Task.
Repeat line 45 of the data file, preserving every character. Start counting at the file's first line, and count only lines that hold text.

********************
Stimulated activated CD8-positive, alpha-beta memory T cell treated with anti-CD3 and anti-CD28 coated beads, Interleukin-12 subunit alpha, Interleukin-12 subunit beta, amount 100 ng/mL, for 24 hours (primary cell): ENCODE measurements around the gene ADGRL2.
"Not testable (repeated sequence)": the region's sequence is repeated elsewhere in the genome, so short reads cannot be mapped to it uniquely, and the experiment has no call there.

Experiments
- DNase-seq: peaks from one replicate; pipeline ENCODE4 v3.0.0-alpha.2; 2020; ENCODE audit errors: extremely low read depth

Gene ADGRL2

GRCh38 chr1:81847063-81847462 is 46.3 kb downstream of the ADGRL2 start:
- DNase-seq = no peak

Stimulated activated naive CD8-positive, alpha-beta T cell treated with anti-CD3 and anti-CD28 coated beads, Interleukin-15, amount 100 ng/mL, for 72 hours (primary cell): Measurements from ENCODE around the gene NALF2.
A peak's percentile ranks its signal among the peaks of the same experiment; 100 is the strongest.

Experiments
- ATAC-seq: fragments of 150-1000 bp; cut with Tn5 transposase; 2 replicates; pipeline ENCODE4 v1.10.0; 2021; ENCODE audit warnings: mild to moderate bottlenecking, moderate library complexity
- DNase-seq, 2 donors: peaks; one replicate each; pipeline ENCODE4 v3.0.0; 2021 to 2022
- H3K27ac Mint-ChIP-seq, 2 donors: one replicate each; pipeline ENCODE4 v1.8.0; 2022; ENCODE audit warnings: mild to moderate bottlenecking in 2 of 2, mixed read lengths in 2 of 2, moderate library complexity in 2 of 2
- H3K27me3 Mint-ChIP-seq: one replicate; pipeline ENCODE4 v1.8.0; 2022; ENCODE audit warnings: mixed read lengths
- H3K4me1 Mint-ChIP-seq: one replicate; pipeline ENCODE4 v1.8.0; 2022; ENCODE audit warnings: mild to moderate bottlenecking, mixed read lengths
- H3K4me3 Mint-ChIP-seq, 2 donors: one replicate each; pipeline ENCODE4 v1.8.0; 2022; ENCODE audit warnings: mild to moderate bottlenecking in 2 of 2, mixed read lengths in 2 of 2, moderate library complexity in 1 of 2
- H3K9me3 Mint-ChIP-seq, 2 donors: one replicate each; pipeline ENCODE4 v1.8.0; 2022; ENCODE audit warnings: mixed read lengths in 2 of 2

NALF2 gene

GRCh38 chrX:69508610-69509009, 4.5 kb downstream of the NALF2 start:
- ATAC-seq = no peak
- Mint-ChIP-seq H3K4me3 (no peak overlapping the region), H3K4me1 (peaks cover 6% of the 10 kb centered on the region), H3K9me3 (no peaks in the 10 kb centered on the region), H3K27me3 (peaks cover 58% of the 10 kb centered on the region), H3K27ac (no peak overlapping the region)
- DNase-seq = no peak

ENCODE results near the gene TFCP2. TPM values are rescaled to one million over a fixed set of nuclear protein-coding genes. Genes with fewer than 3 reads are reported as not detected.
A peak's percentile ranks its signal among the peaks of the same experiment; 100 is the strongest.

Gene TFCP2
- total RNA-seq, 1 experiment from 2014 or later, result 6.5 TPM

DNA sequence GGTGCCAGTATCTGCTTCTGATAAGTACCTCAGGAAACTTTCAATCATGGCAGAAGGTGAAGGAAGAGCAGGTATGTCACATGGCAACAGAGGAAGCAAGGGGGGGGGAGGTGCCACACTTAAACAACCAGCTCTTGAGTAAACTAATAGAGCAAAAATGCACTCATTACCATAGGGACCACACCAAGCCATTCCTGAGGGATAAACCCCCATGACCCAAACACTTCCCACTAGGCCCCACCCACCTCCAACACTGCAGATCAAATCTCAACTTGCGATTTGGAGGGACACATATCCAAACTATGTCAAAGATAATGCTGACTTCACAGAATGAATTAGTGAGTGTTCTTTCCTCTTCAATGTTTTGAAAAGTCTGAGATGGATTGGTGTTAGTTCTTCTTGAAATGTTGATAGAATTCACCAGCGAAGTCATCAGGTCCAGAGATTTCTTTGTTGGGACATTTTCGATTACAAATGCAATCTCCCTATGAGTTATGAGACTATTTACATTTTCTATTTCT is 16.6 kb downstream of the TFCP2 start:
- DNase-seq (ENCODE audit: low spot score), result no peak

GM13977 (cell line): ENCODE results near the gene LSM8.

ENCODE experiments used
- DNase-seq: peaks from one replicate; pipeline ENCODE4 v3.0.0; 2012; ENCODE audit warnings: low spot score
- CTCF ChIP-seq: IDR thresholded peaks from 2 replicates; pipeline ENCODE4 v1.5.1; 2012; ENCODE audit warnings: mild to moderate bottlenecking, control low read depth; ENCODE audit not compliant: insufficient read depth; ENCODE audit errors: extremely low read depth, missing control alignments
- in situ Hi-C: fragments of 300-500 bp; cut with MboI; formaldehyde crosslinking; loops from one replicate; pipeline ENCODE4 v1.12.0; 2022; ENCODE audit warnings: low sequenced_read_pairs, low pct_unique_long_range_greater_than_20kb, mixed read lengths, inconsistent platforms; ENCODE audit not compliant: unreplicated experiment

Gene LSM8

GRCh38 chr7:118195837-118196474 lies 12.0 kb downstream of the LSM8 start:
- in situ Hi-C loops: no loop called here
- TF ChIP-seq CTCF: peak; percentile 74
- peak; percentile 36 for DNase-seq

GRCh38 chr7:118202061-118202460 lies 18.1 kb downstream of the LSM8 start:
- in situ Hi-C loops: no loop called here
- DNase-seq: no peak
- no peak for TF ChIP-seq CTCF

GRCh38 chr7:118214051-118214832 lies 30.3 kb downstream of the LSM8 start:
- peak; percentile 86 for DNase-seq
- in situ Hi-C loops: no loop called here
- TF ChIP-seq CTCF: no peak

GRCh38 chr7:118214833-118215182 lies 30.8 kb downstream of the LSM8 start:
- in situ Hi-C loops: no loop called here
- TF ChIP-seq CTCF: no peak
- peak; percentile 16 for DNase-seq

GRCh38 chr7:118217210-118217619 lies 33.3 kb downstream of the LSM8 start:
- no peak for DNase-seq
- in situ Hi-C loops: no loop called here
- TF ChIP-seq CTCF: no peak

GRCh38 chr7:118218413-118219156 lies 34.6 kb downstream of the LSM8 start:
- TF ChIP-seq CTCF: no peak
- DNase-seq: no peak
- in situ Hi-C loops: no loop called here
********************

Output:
- in situ Hi-C loops: no loop called here